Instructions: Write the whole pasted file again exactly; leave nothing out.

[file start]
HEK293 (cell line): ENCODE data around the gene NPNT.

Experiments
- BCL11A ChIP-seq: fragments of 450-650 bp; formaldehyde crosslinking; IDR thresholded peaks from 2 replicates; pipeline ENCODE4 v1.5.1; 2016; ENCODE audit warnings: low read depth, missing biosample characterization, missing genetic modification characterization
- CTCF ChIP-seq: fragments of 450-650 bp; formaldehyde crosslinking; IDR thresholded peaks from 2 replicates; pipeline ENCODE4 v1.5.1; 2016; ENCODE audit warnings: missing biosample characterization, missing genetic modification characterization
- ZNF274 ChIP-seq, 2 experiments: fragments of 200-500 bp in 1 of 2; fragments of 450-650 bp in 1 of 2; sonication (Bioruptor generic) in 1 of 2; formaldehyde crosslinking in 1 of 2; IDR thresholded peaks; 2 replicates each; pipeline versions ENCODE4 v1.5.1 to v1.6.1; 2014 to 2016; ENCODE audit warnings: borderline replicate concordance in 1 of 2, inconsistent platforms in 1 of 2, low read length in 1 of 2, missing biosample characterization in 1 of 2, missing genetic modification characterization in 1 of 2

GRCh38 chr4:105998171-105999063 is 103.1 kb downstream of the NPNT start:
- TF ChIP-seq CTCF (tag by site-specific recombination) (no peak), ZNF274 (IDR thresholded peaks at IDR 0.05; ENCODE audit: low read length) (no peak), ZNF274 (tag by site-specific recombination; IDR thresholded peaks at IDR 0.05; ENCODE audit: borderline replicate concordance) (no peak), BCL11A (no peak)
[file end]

HEK293 (cell line): ENCODE data around the gene NPNT.

Experiments
- BCL11A ChIP-seq: fragments of 450-650 bp; formaldehyde crosslinking; IDR thresholded peaks from 2 replicates; pipeline ENCODE4 v1.5.1; 2016; ENCODE audit warnings: low read depth, missing biosample characterization, missing genetic modification characterization
- CTCF ChIP-seq: fragments of 450-650 bp; formaldehyde crosslinking; IDR thresholded peaks from 2 replicates; pipeline ENCODE4 v1.5.1; 2016; ENCODE audit warnings: missing biosample characterization, missing genetic modification characterization
- ZNF274 ChIP-seq, 2 experiments: fragments of 200-500 bp in 1 of 2; fragments of 450-650 bp in 1 of 2; sonication (Bioruptor generic) in 1 of 2; formaldehyde crosslinking in 1 of 2; IDR thresholded peaks; 2 replicates each; pipeline versions ENCODE4 v1.5.1 to v1.6.1; 2014 to 2016; ENCODE audit warnings: borderline replicate concordance in 1 of 2, inconsistent platforms in 1 of 2, low read length in 1 of 2, missing biosample characterization in 1 of 2, missing genetic modification characterization in 1 of 2

GRCh38 chr4:105998171-105999063 is 103.1 kb downstream of the NPNT start:
- TF ChIP-seq CTCF (tag by site-specific recombination) (no peak), ZNF274 (IDR thresholded peaks at IDR 0.05; ENCODE audit: low read length) (no peak), ZNF274 (tag by site-specific recombination; IDR thresholded peaks at IDR 0.05; ENCODE audit: borderline replicate concordance) (no peak), BCL11A (no peak)